Senior housing is no longer an under-the-radar investment opportunity and is now considered an institutional-grade asset class for real estate investors. But the pool of investors grows, however, as some noticeable headwinds are starting to form.
Those future headwinds and other obstacles were on the minds of the panelists on Senior Housing News’ Finance & Investment Outlook for 2019 webinar. Following are a few standout items discussed during the hour-long event.
A reduced appetite for peak pricing
Through Q3 2018, senior housing sales accounted for $9.1 billion in transaction volume. That is a significant dropoff from 2017’s $16 billion in sales volume and $14.5 billion posted two years ago. Unless a flurry of deals are completed before year end, there will be no chance of matching those totals, National Investment Center for Senior Housing & Investment (NIC) Chief Economist Beth Burnham Mace said.
One factor in the reduced volume is a lack of big portfolio sales. The number of properties changing hands this year is on par with 2017, Mace said. But there are more single asset and one-off deals happening.
The flurry of portfolio deals over the past couple years has resulted in a fragmented market, LTC Properties (NYSE: LTC) Executive Vice President and Chief Investment Officer Clint Malin said. Westlake Village, California-based LTC is a real estate investment trust (REIT) with 205 communities across the continental U.S.
Markets with high barriers to entry will continue to see strong pricing and interest, Malin added.
As the market matures and investors are more educated about various product types, there are a growing number of pricing mismatches, Thrive Senior Living Chief Investment Officer Alan Moise said. Atlanta-based Thrive operates a portfolio of 20 properties in nine states.
Sellers with high pricing expectations are unable to finalize deals, while new buyers are not willing to pay stabilized pricing for non-stabilized assets, according to Moise. The few opportunities that are being completed are being quietly marketed, and sellers looking to salvage broken deals are going to have to rely on existing relationships to sell a property.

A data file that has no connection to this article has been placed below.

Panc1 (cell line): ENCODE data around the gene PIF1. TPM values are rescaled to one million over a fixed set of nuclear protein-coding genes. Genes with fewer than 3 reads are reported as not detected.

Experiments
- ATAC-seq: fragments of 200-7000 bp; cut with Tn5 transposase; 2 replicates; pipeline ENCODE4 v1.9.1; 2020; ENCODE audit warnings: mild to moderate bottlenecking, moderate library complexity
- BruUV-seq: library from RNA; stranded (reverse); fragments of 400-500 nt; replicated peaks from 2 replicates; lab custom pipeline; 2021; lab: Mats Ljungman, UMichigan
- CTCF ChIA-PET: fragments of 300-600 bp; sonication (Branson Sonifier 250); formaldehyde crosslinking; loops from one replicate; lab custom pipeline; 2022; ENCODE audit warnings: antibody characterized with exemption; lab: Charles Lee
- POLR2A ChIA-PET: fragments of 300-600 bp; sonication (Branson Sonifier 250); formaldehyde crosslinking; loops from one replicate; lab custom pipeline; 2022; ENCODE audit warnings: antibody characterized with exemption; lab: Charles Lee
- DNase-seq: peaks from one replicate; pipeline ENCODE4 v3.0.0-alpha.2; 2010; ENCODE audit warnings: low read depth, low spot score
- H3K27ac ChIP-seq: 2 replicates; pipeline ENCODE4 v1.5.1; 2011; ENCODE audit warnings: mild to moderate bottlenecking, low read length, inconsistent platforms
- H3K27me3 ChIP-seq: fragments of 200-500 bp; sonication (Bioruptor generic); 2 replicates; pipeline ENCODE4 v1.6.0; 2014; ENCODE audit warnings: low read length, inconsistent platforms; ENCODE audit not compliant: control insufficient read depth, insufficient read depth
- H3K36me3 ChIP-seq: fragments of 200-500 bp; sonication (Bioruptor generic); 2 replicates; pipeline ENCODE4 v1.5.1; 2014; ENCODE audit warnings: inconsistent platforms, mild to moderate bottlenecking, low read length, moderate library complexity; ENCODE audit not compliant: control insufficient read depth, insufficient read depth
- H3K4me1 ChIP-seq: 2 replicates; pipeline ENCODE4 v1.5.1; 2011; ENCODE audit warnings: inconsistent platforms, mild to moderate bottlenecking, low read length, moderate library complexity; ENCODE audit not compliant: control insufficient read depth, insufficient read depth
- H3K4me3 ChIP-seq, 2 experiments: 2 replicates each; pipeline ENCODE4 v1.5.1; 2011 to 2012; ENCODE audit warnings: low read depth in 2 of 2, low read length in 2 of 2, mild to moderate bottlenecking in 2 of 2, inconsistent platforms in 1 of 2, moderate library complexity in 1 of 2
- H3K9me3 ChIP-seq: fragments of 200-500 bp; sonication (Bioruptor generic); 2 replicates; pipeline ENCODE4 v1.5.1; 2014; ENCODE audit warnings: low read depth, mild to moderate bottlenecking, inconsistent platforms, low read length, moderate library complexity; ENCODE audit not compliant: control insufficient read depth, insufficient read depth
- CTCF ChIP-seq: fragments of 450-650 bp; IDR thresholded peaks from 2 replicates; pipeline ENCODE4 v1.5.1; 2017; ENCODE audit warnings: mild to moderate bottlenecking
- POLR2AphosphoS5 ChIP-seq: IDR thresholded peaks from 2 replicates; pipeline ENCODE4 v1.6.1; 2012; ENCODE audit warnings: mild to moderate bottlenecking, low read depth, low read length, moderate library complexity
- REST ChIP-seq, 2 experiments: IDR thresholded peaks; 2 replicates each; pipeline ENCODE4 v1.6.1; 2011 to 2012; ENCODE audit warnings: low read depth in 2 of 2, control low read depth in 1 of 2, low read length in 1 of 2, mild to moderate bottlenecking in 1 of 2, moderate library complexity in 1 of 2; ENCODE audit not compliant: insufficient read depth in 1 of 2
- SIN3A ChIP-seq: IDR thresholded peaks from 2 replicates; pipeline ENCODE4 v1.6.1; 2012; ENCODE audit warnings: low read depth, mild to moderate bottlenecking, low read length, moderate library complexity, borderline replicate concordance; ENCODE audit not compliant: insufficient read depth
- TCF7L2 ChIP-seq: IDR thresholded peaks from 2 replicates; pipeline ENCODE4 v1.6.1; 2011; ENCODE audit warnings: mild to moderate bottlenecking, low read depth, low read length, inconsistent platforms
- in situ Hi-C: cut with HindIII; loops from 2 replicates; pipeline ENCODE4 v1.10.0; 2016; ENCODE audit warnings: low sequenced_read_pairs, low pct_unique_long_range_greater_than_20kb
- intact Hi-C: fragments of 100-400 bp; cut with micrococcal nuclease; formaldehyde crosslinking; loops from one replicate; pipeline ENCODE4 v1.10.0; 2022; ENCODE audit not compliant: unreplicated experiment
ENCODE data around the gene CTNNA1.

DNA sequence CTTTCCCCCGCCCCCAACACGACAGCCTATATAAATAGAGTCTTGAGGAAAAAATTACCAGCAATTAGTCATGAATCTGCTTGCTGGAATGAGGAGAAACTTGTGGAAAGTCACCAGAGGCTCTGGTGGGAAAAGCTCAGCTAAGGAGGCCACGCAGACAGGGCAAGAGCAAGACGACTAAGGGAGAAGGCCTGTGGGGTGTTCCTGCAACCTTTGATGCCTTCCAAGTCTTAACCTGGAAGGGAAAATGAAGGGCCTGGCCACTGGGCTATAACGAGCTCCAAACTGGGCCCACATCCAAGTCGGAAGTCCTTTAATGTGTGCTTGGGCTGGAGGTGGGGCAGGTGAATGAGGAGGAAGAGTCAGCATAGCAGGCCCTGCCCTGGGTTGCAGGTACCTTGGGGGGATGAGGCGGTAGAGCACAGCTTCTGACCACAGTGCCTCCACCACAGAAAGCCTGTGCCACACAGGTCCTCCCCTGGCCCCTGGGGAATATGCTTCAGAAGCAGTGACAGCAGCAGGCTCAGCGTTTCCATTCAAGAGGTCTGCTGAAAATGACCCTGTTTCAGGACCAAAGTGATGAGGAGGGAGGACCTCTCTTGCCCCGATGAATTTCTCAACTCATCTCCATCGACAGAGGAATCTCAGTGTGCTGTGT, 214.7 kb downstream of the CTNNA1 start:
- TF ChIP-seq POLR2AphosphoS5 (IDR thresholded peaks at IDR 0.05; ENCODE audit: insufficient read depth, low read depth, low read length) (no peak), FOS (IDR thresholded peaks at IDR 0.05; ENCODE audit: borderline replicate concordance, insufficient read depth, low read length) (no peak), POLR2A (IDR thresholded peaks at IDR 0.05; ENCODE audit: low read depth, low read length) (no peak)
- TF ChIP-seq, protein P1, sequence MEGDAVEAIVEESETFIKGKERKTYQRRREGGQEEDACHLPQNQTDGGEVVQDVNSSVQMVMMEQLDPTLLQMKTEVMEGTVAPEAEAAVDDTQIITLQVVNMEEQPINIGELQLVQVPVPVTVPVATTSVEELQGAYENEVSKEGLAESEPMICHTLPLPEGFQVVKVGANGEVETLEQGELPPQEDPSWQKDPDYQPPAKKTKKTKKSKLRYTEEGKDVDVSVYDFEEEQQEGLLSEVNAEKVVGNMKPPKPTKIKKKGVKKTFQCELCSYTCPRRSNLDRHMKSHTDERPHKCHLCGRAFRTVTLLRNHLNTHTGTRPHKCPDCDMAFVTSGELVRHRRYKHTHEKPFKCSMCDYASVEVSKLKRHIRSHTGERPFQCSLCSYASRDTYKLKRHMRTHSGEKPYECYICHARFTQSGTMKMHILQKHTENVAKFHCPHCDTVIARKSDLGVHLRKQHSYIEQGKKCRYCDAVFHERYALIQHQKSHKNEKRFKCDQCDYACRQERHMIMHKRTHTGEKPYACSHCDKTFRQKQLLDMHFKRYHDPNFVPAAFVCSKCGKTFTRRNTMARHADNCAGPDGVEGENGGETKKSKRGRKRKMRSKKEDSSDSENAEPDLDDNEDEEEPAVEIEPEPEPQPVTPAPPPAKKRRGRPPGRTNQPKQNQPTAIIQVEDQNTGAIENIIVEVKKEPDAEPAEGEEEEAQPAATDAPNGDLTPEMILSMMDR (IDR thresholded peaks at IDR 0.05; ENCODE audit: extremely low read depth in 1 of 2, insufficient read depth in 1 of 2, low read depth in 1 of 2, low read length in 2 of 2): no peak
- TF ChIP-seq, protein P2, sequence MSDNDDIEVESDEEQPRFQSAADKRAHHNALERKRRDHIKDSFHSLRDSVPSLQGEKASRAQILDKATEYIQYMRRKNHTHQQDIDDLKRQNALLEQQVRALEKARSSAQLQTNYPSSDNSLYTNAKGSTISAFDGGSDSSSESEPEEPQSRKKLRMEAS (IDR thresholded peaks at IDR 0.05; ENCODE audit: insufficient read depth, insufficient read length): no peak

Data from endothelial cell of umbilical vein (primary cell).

“If a buyer is smart, there is still tremendous opportunity to be positioned for value-add opportunities,” he said. “They are relationship-based transactions.”
Interest rate pressures
After nearly a decade, interest rates are on the rise and that is flattening yield curves for investors seeking high returns on their senior housing investments, Mace said. The risk premium for investors, compared to the 10-year Treasury note, is now around 250 basis points.
The Federal Reserve has raised interest rates by 170 basis points in 2018, Hunt Real Estate Capital Senior Managing Director Kathryn Burton Gray said, and she expect the another interest rate hike next month. Fed Chairman Jerome Powell suggested he may have been too aggressive with rate hikes and may slow the pace of future increases.
Even if the Fed slows the pace of interest rate increases, Burton Gray sees a slowdown from traditional lenders.
“I think you’re going to see a drop out of local banks, because they come in when (the market) gets frothy,” she said.
Foreign investment will slow
The Trump administration’s trade wars are already forcing some countries to scale back the amount of capital they are deploying to U.S. real estate, which they considered a stable investment for years. There used to be a large influx of Chinese money in senior housing, Burton Gray said. That has slowed as trade talks continue, and Burton Gray is taking a dim view on foreign investment heading into next year.
But it will not dry up completely. Foreign investors from China, Russia and other nations are buying senior housing in order to learn best practices from operators, then take those lessons and build senior housing in their home countries, Mace said.
This is only a taste of what was discussed during the webinar. Click here to access the full recording.
Written by Chuck Sudo